The director is some dude named John Ryan Grace who left no corner uncut and spared every expense. The lighting is terrible and the acting is purely amateur hour, especially Mannigan who's displays of table-thumping anger are kind of embarassing. After the brilliant opening I thought I had discovered a lost gem of cheapie war films, but it's probably the worst case of premature ejaculation that I've ever seen. Nothing else in the film comes even a tenth of the way to matching that first action sequence. It's nice of them to put the best bits at the beginning so you don't have to fast forward, but I wish I'd known beforehand so I could have stopped watching about 15 minutes in.
Review from The Movie Machine blog:
How many tough son of a bitches do you know named Jack Mannigan. I didn't know any until watching this low grade man on mission action flick. But I do now! This guy Jack Mannigan is one tough hombre. How many guys can fire an M16 machine gun in one hand and an uzi in the other, all while shooting every target in site and screaming "Aaaagghh!" JACK MANNIGAN that's who! How many guys do you know that are bonnafide special ops killers who can break you're neck with just one snap? JACK MANNIGAN that's who! Who's the cat that won't cop out when there's danger all about? SHAFT, JOHN SHAFT! Oh, wait a second, were talking about MANNIGAN, JACK MANNIGAN that's who, I'm sorry I got my movies confused. When you watch as many movies as me, it's bound to happen sooner are later.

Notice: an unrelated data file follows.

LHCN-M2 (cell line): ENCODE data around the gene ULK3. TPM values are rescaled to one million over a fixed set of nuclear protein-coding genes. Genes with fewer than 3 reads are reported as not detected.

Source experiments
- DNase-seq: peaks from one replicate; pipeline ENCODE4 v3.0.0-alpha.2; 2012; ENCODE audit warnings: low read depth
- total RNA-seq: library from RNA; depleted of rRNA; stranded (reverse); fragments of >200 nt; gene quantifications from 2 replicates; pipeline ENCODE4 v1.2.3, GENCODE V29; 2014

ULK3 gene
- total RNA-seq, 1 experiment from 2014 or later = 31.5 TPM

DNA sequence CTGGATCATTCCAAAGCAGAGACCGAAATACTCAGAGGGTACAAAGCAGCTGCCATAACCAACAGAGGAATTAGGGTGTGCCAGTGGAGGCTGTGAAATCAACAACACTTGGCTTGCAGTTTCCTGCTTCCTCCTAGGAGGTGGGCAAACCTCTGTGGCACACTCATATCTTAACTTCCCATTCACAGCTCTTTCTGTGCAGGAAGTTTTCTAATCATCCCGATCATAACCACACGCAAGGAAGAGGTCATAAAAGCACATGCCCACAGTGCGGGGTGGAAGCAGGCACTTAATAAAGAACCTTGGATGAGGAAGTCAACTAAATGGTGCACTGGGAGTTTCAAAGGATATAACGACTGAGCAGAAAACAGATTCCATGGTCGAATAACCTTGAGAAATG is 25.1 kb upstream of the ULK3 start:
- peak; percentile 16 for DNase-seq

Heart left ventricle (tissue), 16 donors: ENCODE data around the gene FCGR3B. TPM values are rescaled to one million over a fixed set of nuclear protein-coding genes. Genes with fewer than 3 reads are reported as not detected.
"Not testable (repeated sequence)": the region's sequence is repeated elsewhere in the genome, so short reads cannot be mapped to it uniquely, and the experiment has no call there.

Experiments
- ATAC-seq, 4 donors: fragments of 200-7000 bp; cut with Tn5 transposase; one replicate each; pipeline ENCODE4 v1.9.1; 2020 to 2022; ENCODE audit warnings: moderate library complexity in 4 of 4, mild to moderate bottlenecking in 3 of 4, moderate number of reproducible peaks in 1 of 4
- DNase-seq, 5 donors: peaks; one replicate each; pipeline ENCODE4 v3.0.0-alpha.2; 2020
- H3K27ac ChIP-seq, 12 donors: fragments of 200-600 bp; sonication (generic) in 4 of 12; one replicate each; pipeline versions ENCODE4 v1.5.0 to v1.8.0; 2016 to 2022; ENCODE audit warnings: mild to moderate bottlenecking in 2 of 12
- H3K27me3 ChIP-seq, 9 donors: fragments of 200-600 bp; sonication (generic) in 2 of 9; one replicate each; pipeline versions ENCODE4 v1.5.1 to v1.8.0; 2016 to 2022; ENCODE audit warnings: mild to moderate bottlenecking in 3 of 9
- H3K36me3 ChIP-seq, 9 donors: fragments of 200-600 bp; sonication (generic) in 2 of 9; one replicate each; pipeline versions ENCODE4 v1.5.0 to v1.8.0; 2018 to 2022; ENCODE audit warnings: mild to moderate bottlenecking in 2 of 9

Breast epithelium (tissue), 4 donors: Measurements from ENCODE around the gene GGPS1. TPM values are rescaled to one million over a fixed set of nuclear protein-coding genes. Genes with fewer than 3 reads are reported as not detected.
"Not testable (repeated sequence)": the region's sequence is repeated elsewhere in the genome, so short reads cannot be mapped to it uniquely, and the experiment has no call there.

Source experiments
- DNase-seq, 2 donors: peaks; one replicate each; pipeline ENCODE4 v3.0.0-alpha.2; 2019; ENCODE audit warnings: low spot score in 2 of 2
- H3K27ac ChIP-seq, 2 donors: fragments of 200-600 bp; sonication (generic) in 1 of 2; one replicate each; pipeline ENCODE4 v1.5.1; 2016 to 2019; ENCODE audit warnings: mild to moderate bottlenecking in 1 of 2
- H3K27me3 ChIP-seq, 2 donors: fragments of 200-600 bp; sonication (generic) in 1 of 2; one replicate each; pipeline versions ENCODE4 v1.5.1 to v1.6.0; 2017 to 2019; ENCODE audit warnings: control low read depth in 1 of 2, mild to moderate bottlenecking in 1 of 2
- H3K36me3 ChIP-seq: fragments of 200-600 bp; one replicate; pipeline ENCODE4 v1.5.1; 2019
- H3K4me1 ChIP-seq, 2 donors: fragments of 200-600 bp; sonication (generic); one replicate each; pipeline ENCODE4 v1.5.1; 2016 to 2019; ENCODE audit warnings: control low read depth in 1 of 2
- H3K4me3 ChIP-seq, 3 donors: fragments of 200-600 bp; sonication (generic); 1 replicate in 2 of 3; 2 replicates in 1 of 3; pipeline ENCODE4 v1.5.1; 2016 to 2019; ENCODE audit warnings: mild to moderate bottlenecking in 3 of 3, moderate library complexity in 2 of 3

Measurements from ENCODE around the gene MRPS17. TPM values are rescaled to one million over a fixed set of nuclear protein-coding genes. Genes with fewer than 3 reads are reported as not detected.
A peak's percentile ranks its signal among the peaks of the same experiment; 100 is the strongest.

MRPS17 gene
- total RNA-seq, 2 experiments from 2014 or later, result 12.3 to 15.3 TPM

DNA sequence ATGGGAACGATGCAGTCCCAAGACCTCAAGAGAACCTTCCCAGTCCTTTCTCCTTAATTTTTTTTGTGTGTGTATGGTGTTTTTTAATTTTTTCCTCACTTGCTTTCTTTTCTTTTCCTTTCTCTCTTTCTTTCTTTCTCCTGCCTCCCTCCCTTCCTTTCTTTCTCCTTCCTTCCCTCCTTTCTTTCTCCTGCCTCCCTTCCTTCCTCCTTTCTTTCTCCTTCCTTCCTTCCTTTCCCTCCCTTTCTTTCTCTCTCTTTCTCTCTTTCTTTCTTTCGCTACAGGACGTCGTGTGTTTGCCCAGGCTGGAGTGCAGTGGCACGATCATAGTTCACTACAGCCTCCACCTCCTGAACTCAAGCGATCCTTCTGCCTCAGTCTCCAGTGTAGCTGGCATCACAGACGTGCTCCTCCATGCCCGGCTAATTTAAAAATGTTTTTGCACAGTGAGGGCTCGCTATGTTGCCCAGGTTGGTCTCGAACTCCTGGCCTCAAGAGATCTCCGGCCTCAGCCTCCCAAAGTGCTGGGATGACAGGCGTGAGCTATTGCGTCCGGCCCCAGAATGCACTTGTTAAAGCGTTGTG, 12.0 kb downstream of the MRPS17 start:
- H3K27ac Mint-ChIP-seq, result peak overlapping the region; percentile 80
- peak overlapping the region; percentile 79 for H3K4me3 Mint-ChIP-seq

Anyway, I know I've been kissing Mannigan's ass for the most part, but let me tell you why this SOB is such an efficient killing machine. For one he's got this cool ass beard, it's no Chuck Norris but it'll get the job done. Second he's proficient in martial arts, like I said he's no Chuck Norris but he'll do in a pinch. And third who looks more stoic while delivering ass kickings to renegade terrorists? Chuck Norris oops, I'm mean Jack Mannigan. Let's face it these two have a hellava lot in common. They both fire two guns in each hand, (Chuck Norris straps on two uzi's in INVASION USA) they both have facial hair, and both hate commie scum. Well I know Chuck hates commies (he proved that in INVASION USA) so I guess Mannigan does to. All we get from this movie is that Mannigan (played by George Nicholas by the way) goes to some South American country to rescue some prisoners who are held captive. He recruits his old team of mercenaries to be his back up, and they go and raise all kinds off hell. We get all the usual antics, as Mannigan and his mercs, blow up random bullshit, shoot any civilians that gets in their way and act like general hard asses. After a second rate Sam Peckinpah opening sequence it loses it's fire and bogs down in the middle part of the film but redeems its self at the end with numerous baddies being mowed down by our hairy hero taking no prisoners, so if you want to leave your logic at the door for about ninety minutes or so you'll enjoy this action no brainer!